Government abandons proposal to regulate property managers

14 May 2024 The Lodge Real Estate Team

Property Investment

Big news this month as the government decides not to go ahead with proposed legislation to regulate residential property managers.

The Residential Property Manager’s Bill was introduced to parliament in August 2023 by the previous Labour government and aimed to create a comprehensive regulatory regime for residential property managers and property management organisations. The proposed framework would set out expectations of property managers in ensuring they met certain standards and were qualified and accountable. 

On 30 April the coalition government announced it wouldn’t proceed with the proposal, and I have to say we’re disappointed. The proposal at least sought to put a framework around property managers and property management organisations and provide a set of professional standards to work to. 

We’ve all heard the stories about cowboy property managers, and my concern is that by abandoning this proposal it will continue to embolden the Joe Averages out there to create their own versions of what goes in property management. 

At Lodge, we’re continuing to act as though this regulation is in place, which means:

  • Our agents are certified in Property Management and undertake continued professional development.
  • We lodge and protect bond money in a trust account.
  • Our Property Managers build relationships with landlords and tenants, and their safety is our utmost priority – they know the history of their properties and carry out approved inspections safely.


Are we ready to change the way we view renting?

Last month the government announced it would introduce legislation to make it easier for overseas investors to invest in build-to-rent developments, but there are plenty of local players looking to this as the future of renting in New Zealand already.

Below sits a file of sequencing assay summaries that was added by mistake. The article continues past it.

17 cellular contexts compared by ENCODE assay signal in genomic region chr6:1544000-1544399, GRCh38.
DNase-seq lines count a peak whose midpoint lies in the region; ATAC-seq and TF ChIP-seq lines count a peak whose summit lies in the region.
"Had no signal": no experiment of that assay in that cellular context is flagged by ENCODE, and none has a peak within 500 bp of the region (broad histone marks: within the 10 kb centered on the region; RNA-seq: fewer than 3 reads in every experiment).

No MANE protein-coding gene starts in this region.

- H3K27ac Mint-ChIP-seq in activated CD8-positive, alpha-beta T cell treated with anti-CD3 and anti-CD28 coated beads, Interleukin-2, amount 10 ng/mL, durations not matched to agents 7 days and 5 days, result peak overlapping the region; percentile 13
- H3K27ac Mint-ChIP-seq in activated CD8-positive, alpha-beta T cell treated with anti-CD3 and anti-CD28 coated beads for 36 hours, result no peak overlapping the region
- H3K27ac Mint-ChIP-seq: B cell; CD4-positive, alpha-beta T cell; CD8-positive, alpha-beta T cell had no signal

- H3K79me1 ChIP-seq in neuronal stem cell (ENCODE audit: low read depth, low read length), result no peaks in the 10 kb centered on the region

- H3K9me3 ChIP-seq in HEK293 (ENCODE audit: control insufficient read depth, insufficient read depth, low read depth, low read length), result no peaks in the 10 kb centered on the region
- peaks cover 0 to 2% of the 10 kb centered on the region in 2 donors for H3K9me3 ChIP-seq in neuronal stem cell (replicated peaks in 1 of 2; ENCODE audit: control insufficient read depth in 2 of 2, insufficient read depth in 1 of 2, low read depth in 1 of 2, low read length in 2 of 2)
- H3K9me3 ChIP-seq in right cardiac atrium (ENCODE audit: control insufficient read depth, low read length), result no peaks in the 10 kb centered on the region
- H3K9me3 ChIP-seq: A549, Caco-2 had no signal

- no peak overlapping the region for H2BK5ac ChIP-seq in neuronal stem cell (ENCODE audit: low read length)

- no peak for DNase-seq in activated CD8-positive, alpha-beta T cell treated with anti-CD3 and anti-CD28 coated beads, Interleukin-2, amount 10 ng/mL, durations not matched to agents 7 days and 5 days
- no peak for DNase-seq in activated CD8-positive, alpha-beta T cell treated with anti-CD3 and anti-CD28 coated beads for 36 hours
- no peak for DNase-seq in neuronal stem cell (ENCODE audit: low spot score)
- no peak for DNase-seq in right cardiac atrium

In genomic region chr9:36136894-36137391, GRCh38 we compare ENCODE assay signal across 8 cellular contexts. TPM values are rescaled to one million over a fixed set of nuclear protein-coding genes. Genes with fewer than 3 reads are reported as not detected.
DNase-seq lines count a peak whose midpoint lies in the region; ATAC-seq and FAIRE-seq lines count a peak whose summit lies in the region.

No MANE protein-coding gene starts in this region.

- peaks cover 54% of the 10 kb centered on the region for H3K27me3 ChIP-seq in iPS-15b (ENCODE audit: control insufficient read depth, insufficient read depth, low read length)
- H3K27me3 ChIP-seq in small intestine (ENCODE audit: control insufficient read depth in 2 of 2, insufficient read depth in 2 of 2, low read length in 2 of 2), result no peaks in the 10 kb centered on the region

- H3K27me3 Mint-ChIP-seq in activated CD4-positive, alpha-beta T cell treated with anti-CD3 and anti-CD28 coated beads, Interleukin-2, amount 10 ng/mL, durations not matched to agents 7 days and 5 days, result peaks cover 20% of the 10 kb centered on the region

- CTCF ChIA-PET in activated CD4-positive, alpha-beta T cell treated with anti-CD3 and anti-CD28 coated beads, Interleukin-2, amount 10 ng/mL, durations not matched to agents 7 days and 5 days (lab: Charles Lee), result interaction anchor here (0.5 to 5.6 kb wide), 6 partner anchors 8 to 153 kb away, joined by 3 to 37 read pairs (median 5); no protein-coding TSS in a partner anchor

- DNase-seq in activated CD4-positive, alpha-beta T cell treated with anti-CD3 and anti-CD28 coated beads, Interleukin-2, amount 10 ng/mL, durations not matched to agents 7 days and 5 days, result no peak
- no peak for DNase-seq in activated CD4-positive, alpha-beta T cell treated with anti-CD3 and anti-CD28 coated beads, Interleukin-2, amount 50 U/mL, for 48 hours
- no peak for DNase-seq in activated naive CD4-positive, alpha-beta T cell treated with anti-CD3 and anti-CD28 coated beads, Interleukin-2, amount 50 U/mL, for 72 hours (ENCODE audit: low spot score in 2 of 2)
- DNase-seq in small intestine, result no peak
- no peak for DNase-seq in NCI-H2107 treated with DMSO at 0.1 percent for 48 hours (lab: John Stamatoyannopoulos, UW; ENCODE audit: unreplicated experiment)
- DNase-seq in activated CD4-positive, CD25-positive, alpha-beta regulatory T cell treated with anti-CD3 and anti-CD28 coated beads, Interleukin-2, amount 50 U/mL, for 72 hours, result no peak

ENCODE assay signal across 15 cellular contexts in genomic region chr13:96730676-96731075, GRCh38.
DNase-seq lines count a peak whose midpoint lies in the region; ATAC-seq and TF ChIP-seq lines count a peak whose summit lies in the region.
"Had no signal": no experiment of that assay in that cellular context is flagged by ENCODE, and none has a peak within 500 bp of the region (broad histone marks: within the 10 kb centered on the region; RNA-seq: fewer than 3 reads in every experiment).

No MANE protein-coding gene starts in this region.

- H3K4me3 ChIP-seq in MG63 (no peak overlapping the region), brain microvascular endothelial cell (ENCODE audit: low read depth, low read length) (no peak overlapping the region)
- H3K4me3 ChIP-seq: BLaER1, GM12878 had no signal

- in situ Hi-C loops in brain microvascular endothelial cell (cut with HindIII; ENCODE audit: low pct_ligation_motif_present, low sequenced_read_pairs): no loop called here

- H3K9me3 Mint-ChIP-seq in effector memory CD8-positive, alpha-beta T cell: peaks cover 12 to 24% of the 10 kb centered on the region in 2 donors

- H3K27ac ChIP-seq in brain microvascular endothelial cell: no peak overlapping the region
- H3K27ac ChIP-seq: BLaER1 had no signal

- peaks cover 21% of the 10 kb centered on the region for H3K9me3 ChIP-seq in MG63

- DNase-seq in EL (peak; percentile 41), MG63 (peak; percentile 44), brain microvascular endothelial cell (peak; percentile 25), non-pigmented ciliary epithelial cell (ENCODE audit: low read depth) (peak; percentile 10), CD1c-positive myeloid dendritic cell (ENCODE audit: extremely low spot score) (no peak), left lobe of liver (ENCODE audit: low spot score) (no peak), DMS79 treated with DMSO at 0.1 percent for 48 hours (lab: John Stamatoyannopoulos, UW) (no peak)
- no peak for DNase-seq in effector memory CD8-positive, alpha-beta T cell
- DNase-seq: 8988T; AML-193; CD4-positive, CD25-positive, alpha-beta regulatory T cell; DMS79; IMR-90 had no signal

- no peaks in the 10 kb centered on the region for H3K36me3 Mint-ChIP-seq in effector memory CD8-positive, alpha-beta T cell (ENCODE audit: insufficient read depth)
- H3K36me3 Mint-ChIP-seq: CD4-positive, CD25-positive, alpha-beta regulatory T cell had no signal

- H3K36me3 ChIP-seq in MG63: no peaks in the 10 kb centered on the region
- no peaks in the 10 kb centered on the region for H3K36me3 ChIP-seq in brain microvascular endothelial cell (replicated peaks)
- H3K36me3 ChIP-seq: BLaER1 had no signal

Common overseas but relatively new here, build-to-rent developments could play a big role in addressing the shortage of quality rentals. These developments are purpose-built, medium-to-large in size and designed to be built where tenants are within walking distance of local amenities and public transport. They also typically offer longer leases to tenants (3-7 or more years). 

The main benefits for tenants are in having new, warm, and secure spaces, professional management and maintenance, and greater security and stability with longer lease terms and exit flexibility. These spaces can also be pet-friendly, and usually tenants can make minor modifications to their home.

While the main benefit is that it encourages new homes to be built, which increases supply, it also means people looking to buy their first home won’t have to compete so much with investors, who would ostensibly be committed to these larger build-to-rent schemes. 

For a lot of property owners and investors these developments don’t always come to mind thanks to our entrenched ‘quarter-acre’ mindset, but as we struggle as a country with a severe housing shortage, we need to consider all options available – and build-to-rent developments should be part of the mix.

There are emerging opportunities in Hamilton worthy of build-to-rent, particularly in our northern suburbs where new infrastructure has been built to withstand intensification and public transport is accessible. 


Recapping recent change

It’s certainly been a busy few months with government announcements relating to property, and specifically, the Residential Tenancies Act (RTA), so here’s a recap to get you up to speed:

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